Recombination gives a new insight in the effective population size and the history of the old world human populations

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dc.contributor.author Mele, Marta
dc.contributor.author Javed, Asif
dc.contributor.author Pybus, Marc
dc.contributor.author Zalloua, Pierre
dc.contributor.author Haber, Marc
dc.contributor.author Comas, David
dc.contributor.author Netea, Mihai G.
dc.contributor.author Balamovsky, Oleg
dc.contributor.author Balanovska, Elena
dc.contributor.author Jin, Li
dc.contributor.author Yang, Yajun
dc.contributor.author Pitchappan, R.M.
dc.contributor.author Arunkumar, G.
dc.contributor.author Parida, Laxmi
dc.contributor.author Calafell, Francesc
dc.contributor.author Bertranpetit, Jaume
dc.date.accessioned 2019-07-22T06:47:43Z
dc.date.available 2019-07-22T06:47:43Z
dc.date.copyright 2011 en_US
dc.date.issued 2019-07-22
dc.identifier.issn 1537-1719 en_US
dc.identifier.uri http://hdl.handle.net/10725/11111
dc.description.abstract The information left by recombination in our genomes can be used to make inferences on our recent evolutionary history. Specifically, the number of past recombination events in a population sample is a function of its effective population size (Ne). We have applied a method, Identifying Recombination in Sequences (IRiS), to detect specific past recombination events in 30 Old World populations to infer their Ne. We have found that sub-Saharan African populations have an Ne that is approximately four times greater than those of non-African populations and that outside of Africa, South Asian populations had the largest Ne. We also observe that the patterns of recombinational diversity of these populations correlate with distance out of Africa if that distance is measured along a path crossing South Arabia. No such correlation is found through a Sinai route, suggesting that anatomically modern humans first left Africa through the Bab-el-Mandeb strait rather than through present Egypt. en_US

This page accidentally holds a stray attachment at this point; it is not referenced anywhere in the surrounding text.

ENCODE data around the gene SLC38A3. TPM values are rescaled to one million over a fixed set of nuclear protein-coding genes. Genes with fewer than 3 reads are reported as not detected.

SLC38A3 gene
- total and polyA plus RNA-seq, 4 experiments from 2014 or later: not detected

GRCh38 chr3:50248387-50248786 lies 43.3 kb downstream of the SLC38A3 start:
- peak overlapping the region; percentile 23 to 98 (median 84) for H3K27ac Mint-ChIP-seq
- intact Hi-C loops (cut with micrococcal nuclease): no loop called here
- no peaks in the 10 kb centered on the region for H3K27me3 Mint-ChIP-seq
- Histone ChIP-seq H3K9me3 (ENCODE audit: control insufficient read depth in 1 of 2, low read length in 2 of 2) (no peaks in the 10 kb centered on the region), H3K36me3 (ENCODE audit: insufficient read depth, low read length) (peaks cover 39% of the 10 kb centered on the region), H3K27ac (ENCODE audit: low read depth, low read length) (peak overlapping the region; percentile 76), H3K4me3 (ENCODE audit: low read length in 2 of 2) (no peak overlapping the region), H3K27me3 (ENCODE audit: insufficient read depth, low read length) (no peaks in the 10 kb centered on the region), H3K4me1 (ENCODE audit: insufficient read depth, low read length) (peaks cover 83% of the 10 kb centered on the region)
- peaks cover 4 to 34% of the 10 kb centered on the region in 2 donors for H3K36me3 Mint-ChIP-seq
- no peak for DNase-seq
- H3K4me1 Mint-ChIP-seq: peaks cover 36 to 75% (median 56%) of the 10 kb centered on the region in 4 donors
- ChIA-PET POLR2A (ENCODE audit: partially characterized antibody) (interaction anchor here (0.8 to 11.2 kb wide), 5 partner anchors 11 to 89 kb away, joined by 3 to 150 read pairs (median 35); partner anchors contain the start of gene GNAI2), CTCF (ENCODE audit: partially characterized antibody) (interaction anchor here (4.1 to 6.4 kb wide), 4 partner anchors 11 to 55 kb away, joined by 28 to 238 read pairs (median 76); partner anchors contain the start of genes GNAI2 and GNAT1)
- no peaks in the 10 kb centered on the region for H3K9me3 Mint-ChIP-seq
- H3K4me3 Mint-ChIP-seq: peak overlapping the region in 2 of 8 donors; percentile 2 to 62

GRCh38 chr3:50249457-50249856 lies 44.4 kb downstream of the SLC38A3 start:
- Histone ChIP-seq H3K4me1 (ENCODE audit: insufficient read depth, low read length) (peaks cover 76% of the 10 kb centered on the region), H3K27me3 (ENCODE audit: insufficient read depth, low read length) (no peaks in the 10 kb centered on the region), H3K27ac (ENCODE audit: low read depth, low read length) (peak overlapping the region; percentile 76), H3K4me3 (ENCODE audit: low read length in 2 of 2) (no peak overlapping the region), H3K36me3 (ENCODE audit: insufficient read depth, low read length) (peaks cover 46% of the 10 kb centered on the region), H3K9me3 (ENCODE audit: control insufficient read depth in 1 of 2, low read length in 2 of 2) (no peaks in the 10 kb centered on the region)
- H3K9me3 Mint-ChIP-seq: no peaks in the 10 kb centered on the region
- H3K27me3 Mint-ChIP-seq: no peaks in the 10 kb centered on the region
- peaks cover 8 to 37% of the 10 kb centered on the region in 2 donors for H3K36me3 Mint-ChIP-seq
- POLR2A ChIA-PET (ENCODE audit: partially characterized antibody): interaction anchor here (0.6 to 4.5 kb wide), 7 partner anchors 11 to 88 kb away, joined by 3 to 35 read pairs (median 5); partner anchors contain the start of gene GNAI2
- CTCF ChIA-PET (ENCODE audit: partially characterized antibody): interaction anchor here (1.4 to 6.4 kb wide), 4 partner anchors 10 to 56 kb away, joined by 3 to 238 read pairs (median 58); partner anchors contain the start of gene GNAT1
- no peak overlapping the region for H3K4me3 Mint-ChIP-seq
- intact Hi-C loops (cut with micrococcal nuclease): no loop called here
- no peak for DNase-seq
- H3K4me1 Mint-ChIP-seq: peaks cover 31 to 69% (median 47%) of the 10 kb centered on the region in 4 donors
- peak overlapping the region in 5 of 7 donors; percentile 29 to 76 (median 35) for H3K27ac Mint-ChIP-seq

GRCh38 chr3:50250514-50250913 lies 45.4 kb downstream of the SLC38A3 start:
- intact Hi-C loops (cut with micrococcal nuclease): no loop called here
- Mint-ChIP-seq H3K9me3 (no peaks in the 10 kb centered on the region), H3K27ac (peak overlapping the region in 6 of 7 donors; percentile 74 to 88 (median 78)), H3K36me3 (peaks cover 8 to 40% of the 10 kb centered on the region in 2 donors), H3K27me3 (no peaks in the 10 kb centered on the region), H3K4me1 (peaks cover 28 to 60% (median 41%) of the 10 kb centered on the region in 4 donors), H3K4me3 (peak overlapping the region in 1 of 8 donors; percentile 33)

dc.language.iso en en_US
dc.title Recombination gives a new insight in the effective population size and the history of the old world human populations en_US
dc.type Article en_US
dc.description.version Published en_US
dc.author.school SOM en_US
dc.author.idnumber 20030001 en_US
dc.author.department N/A en_US
dc.description.embargo N/A en_US
dc.relation.journal Molecular Biology and Evolution en_US
dc.journal.volume 29 en_US
dc.journal.issue 1 en_US
dc.article.pages 25-30 en_US
dc.keywords Recombination en_US
dc.keywords Effective population size en_US
dc.keywords Out of Africa en_US
dc.identifier.doi https://doi.org/10.1093/molbev/msr213 en_US
dc.identifier.ctation Melé, M., Javed, A., Pybus, M., Zalloua, P., Haber, M., Comas, D., ... & Yang, Y. (2011). Recombination gives a new insight in the effective population size and the history of the old world human populations. Molecular biology and evolution, 29(1), 25-30. en_US
dc.author.email pierre.zalloua@lau.edu.lb en_US
dc.identifier.tou http://libraries.lau.edu.lb/research/laur/terms-of-use/articles.php en_US
dc.identifier.url https://academic.oup.com/mbe/article/29/1/25/1749992 en_US
dc.orcid.id https://orcid.org/0000-0002-8494-5081 en_US
dc.author.affiliation Lebanese American University en_US

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